DOG DAYS -- IT'S NOT ABOUT THE LEASH
As I write this, Jackson lies on the floor, snoring. But while celebrating DOG DAYS IN THE ATTIC, I plan to consult my giant lab/pitbull/moose (117 lbs.) For now I’ll let sleeping dogs lie.
Time was when dogs were merely “man’s best friend.” Dogs have changed little, but “man” has changed much, at least in this dog-crazed country. In Asia, dogs are eaten by the millions. In Europe, dogs are pets on par with cats and parakeets. In Africa, dogs run wild.
But in America, dogs have gone off leash. No longer staying home, they are everywhere. Schnauzers sniff through downtowns. Labs lie in parks, soaking up the sun. And “goldens” — well, you wouldn’t be surprised to see one elected to Congress. Agreed, Jackson? (Still sleeping.)
America has become, as one of so many dog books has it, One Nation, Under Dog. Nearly half of all American homes now have dogs, and a third have more than one. 80 million dogs in all. Along with moving in, dogs are taking over. Seventy percent of dog households display a photo of their beloved Max or Maggie. (That's ours on the right). Two-thirds of American dogs have their own chair or bed. (Yep, bed). Fifty-five percent get birthday presents. (No way, pal). And more than half of all dog owners call themselves the “Mommy” or “Daddy” of said pooch. (Kinda sick, eh big guy?)
American dogs once knew their place, and their place was “in the doghouse.” No one uses that phrase anymore because the dog house is now our house. Still, dogs have a long pedigree in American history. They came here before most of us, accompanying the first natives across the Bering Strait. Hunting, hauling, hunkering down, dogs were the only animal domesticated by Native Americans. You might think Jackson would be impressed, but. . .
Dogs have always humanized our presidents. George Washington bred foxhounds: Drunkard, Tipsy, and Sweet Lips. John Adams had mutts named Juno and Satan. Abigail Adams might have been the first to say, “If you love me, you must love my dog.”
Taft had a dog named Caruso, a gift from the singer. Wilson had a bull terrier named Bruce, so there. But FDR took dog celebrity to a new level by going everywhere with his terrier, Fala. In 1944, a false rumor said the president had sent a navy ship to fetch Fala, left behind on a junket. "You can criticize me, my wife and my family,” FDR said, “but you can't criticize my little dog. He's Scotch and all these allegations about spending all this money have just made his little soul furious."
We would not have had Nixon to kick around but for Checkers. In 1952, Nixon saved his political career with his “Checkers speech,” denying allegations of taking bribes but saying he’d keep the dog given to his daughters. LBJ took flack for lifting his beagles, Him and Her, by the ears. Then came Buddy (Bill Clinton) and Barney (George W. Bush) and Bo (Obama). The current occupant of the White House is the first since the Civil War to have no dog. Jackson, what say you? Zzzzzz.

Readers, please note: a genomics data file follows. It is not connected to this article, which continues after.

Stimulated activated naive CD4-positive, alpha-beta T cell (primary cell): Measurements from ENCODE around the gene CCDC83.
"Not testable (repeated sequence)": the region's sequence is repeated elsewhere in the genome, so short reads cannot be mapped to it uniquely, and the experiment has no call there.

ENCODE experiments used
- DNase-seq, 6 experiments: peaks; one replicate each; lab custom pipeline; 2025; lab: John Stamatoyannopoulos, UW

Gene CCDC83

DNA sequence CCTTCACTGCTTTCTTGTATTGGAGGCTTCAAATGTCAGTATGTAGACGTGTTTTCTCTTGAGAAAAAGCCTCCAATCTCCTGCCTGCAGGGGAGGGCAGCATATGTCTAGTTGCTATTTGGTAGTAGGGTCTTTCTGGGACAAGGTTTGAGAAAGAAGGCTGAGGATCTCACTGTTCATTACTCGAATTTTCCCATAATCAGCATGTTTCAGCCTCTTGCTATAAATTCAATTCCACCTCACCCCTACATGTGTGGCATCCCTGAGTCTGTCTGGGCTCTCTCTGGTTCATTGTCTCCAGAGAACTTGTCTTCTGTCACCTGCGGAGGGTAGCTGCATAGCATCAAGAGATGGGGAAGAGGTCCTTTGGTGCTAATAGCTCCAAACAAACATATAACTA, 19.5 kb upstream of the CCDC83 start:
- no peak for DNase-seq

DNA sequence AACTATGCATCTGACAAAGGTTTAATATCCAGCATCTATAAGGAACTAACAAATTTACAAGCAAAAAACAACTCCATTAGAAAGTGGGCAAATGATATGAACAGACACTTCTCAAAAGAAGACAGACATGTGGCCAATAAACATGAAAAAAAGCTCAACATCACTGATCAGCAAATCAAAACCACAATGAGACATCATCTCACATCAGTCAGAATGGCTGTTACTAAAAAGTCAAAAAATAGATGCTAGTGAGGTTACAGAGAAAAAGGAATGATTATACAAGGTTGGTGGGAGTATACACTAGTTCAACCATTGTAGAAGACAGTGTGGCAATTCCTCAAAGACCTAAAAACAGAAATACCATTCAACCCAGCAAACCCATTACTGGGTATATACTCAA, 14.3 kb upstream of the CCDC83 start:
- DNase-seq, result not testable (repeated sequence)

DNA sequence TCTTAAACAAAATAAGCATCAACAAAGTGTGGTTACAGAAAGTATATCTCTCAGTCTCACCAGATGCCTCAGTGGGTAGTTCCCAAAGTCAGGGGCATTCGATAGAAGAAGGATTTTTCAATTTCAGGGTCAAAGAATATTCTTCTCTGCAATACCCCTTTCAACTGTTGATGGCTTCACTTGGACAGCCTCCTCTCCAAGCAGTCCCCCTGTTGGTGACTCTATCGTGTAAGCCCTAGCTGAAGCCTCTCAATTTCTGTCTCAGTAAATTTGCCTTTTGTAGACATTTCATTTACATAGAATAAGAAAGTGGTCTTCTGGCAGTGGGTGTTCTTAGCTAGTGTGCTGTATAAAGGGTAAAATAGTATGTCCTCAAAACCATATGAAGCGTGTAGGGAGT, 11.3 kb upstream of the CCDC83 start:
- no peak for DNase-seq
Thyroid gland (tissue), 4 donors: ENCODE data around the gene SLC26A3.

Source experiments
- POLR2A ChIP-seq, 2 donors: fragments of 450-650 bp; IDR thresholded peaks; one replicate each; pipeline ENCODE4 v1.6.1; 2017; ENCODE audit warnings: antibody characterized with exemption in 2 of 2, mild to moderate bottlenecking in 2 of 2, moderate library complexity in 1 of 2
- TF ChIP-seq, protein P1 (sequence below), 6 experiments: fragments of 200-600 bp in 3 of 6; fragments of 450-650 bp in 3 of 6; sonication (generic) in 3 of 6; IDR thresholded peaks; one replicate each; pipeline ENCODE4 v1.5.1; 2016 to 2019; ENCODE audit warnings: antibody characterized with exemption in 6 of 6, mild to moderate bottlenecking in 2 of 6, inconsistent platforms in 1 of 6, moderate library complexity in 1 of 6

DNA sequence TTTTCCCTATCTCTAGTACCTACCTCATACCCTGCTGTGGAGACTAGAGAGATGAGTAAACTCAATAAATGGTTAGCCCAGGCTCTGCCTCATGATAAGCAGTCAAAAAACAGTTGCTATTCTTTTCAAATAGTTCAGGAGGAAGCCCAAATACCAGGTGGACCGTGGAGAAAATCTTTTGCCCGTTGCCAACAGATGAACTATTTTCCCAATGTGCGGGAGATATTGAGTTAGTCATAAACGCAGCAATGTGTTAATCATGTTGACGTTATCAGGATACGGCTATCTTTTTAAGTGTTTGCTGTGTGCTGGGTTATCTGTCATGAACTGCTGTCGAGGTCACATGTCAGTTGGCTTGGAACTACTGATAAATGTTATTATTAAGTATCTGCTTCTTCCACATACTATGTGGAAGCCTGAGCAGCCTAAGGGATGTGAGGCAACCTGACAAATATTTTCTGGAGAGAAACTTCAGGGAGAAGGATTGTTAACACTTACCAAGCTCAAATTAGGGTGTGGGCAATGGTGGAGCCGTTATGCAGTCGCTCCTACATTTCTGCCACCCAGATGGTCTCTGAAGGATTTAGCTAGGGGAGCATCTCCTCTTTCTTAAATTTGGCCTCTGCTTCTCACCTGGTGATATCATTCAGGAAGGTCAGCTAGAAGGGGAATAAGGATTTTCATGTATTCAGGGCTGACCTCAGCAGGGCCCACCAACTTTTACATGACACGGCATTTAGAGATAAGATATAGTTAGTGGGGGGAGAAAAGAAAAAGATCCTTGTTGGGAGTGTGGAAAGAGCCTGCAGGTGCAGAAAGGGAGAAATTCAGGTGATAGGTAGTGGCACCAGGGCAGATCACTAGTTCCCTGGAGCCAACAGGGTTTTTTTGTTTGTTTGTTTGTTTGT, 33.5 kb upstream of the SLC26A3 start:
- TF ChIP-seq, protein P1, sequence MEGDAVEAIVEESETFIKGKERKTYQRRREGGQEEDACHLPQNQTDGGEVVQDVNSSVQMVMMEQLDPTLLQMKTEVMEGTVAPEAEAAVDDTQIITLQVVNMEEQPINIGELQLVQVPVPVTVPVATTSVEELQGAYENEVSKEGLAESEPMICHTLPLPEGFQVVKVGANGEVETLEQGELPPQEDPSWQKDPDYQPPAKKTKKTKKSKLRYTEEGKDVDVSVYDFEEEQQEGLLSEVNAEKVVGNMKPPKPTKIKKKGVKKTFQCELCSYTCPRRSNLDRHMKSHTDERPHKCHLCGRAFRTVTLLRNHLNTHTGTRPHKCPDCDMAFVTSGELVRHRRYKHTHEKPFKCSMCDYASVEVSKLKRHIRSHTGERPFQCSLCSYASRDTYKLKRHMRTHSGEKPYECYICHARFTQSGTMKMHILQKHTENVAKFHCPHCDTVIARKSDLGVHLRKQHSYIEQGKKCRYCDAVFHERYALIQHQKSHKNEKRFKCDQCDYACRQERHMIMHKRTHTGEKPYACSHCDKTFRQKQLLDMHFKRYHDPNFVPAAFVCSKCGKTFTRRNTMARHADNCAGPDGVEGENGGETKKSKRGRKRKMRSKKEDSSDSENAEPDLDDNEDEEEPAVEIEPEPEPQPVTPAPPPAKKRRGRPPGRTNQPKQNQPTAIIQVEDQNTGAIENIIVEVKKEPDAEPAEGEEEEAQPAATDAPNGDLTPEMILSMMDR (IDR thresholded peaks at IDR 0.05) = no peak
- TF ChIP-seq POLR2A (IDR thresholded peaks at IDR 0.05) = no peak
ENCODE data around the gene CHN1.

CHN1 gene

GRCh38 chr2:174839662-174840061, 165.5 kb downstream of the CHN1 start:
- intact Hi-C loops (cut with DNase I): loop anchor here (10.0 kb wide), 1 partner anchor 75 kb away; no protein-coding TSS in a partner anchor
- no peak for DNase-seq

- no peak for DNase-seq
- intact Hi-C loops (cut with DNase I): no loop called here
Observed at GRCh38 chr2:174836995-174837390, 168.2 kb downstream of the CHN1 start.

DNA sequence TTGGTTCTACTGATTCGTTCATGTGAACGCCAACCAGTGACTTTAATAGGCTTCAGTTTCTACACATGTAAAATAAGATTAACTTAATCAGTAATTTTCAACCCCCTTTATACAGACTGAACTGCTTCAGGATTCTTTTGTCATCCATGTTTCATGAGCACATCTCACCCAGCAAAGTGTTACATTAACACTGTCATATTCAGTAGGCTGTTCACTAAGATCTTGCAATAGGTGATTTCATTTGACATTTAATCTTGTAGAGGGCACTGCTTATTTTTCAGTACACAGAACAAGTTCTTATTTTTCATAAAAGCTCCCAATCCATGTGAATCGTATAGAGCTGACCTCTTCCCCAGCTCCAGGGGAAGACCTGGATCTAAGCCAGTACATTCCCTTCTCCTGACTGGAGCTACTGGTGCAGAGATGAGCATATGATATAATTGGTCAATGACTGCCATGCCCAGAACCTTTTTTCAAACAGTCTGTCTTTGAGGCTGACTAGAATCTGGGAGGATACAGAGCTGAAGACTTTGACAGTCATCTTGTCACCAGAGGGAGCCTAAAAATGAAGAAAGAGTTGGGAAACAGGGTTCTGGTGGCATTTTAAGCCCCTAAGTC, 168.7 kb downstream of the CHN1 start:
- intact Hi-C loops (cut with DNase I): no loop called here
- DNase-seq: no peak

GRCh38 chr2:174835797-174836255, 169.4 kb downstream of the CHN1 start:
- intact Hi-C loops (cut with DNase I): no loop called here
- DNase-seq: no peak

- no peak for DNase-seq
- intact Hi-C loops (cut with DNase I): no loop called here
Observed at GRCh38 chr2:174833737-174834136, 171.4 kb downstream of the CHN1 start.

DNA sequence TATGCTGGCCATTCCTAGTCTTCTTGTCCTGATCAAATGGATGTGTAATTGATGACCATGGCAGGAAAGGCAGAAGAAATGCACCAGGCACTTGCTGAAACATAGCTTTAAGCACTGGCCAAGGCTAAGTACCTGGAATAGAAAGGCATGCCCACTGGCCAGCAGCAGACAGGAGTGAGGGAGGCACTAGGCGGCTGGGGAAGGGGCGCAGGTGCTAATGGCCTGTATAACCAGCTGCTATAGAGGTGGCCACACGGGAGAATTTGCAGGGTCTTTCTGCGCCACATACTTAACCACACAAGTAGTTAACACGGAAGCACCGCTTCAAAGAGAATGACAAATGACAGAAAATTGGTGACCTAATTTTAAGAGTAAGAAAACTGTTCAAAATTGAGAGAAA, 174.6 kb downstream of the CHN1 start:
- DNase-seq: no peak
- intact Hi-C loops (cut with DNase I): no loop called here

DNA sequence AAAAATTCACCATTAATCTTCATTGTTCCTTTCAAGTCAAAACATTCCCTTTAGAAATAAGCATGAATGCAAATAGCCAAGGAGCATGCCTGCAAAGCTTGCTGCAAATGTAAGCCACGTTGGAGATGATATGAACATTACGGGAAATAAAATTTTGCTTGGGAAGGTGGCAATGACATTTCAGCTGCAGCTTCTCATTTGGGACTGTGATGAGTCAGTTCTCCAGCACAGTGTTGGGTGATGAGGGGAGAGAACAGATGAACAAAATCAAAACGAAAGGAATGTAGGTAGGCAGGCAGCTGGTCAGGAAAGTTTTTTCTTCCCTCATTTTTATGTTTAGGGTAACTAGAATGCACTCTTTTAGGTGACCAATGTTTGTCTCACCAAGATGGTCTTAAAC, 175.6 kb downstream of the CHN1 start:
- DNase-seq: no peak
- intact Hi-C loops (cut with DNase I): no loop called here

Yet all this is pet play compared to current dogmania. America’s slobbery love for dogs shows in the naming. When dogs were just dogs, their names were canine. Who ever met a person named Rover or Fido? But according to dogtime.com, top dog names are now (for males) Bailey, Max, Charlie, Buddy, and Rocky, and (for females) Bella, Lucy, Molly, Daisy, and Maggie.
Rover was a pet, and Fido was a pain at times. But Molly is a friend. Max is a buddy. And Buddy is, as more than half of all dog owners say, “a member of the family.” These days Rover and Fido don’t even make Dogtime’s top 100 names. (Jackson was #30 — snore).
So what is it about Americans, their dogs, and people who shamelessly use puppies to catch your attention? Some blame loneliness, others aging. Increasingly isolated, we turn to Bailey and Lucy for companionship. Aging Boomers, their children grown, pamper their “fur babies” (gag!) News of dog worship abounds. The rich widow who left millions to her Afghan. The Manhattan dog walker who earns six figures. Doggie daycares. Dog mineral water, treadmills, facials, spas, anti-depressants. And then, like bloodhounds, follow the money. Spending on dogs has risen from $17 billion in 1998 to $70 billion today.
But Jackson, who lifted his head at that number, suggests that dog devotion isn’t about money or mania. Dogs aren’t people, no matter how pampered, yet people don’t always listen. Dogs do. People don’t always forgive. Dogs do. People rarely wag a tail, lick your hand, come running when you call. Dogs?
So forget the silly luxuries, the billions spent, best-sellers with titles such as Phil: The Dog Who Cared. Forget dog worship writ large. When it comes to loving dogs, there’s only one that matters. Yours. Jackson? Jackson? Who’s a good dog? Who’s a good dog?
"DOG DAYS IN THE ATTIC" CONTINUES NEXT WEEK WITH A STORY ON THE WORLD'S MOST FAMOUS DOG -- SNOOPY.